I know you want your old loved one back. The one you remember pre-toxic relationship. I know you can see glimmers of her or him at times and then get your hopes up that this nightmare is finally behind you all. In reality, many survivors of psychological abuse develop post traumatic stress. There are triggers that bring on intense anxiety and certain times of the year that are harder than others for your loved one. This is normal. Sad, but normal. Why does the abuse cause trauma and a long recovery? Your loved one experienced systematic and repeated covert abuse. The toxic person set out to destroy your loved one. No matter how nice she or he presented to you, listen to what your loved one tells you about the true character of this person. Really listen. Educate yourself on terms like Gaslighting, Smear Campaigns, Triangulation, Flying Monkeys, Idealize/Devalue/Discard Stage and Love Bombing. Do yourself and your loved one a huge favor and read the book “Psychopath Free” by Jackson MacKenzie. It is from a survivor’s perspective and really truly excellent.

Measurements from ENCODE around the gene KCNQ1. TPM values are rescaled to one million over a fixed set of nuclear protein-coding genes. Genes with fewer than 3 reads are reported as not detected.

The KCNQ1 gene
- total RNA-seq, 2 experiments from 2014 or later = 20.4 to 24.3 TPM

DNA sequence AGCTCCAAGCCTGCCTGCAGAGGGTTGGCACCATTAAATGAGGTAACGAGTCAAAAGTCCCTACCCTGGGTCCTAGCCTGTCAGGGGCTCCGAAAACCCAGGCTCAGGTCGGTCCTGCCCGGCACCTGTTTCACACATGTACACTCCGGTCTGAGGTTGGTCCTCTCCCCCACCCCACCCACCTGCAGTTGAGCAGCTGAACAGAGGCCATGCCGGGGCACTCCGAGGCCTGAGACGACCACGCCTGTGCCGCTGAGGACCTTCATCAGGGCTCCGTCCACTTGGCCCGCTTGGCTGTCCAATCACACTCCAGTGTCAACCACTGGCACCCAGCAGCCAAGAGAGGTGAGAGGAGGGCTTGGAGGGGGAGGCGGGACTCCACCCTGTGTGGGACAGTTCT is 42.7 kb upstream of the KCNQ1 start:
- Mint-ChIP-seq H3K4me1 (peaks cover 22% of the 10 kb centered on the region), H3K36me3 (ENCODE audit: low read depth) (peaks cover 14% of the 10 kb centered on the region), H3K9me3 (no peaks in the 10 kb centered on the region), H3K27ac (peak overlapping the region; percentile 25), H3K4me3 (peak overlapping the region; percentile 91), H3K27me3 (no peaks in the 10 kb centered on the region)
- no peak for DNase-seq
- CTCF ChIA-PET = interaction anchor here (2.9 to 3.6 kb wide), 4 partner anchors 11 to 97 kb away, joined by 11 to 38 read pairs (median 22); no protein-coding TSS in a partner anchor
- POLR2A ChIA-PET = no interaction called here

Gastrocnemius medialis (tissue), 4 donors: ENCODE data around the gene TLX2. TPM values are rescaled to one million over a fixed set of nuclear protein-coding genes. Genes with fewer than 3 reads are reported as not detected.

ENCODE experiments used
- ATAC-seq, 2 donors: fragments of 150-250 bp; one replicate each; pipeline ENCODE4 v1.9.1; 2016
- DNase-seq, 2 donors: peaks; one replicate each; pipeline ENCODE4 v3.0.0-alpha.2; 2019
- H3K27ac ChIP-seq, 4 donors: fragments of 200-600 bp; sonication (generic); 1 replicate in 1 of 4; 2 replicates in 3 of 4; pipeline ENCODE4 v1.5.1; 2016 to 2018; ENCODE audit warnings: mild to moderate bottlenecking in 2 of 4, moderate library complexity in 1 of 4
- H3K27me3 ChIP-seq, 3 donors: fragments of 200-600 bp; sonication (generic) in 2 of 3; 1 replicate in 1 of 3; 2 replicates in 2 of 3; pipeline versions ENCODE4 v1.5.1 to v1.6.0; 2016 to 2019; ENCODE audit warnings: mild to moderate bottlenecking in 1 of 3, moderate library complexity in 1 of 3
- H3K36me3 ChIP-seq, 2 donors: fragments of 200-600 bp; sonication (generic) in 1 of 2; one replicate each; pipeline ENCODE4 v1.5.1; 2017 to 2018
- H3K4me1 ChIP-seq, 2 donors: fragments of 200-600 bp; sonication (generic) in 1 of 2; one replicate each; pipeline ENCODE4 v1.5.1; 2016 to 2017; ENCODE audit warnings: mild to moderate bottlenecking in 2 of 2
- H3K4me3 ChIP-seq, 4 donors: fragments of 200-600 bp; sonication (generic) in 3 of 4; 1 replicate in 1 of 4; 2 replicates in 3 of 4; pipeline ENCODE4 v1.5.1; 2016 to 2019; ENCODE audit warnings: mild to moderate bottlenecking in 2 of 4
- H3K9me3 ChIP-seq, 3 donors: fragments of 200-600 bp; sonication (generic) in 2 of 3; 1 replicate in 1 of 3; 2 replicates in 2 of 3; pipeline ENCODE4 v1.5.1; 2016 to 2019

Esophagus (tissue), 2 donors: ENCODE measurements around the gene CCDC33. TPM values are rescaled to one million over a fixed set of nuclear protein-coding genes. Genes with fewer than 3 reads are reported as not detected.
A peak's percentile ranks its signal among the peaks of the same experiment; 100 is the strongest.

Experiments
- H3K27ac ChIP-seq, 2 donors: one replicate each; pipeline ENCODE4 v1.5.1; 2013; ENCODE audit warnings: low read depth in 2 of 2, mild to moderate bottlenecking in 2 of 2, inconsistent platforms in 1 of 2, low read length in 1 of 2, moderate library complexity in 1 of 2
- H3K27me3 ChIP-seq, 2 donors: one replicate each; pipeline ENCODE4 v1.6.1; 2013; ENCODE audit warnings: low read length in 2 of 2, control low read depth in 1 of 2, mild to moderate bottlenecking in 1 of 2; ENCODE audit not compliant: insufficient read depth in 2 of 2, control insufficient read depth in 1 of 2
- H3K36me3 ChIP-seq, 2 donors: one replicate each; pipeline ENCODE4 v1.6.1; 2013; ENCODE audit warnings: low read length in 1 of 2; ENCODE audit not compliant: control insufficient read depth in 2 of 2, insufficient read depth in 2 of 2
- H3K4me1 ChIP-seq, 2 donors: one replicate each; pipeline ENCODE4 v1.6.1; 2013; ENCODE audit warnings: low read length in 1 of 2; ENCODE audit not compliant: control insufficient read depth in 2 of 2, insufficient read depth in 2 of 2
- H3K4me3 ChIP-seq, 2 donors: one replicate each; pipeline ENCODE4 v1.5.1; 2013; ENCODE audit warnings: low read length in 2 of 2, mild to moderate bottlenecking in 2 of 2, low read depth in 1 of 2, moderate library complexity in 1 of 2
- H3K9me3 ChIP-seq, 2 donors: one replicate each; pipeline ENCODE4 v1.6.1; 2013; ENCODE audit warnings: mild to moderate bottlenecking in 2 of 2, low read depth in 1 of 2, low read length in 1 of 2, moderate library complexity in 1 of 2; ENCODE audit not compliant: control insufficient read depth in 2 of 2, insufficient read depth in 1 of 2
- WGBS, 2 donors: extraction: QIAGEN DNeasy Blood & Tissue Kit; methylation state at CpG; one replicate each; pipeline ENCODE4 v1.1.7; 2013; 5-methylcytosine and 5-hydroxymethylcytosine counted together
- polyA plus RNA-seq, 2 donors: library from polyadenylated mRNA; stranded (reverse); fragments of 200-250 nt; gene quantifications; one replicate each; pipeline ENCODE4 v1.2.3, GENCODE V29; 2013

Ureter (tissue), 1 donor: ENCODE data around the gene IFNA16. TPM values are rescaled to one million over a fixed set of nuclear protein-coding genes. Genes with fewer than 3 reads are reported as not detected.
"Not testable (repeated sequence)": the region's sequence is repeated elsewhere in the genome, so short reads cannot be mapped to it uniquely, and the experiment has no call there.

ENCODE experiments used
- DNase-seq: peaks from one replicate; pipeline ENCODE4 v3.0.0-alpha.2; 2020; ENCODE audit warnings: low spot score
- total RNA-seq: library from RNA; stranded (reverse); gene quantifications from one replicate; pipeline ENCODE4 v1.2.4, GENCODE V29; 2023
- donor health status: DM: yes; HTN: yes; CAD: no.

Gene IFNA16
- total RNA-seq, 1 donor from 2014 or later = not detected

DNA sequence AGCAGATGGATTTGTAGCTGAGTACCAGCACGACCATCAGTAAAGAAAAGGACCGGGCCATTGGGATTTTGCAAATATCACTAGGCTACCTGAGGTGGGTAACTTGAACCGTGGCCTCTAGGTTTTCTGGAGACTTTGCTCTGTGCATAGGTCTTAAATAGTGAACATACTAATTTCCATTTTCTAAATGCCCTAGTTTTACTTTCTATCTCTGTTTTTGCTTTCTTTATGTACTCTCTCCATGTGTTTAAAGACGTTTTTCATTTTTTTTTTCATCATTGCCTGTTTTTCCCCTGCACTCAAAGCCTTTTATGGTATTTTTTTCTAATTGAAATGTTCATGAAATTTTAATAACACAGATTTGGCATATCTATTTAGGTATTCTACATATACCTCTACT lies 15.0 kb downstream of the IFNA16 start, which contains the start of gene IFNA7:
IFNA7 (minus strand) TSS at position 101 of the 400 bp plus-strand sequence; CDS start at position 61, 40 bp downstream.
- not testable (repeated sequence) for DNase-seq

Above all, believe your loved one when they confide in you that they were abused. Forgive yourself for not noticing the abuse and come together with your loved one to move forward. The toxic person wanted to destroy your loved one and all of her or his relationships. Please do not let that plan succeed.
I wish you all the best as you support your loved one in their recovery. I truly believe better days are ahead for you both.
Keep Dreaming Big!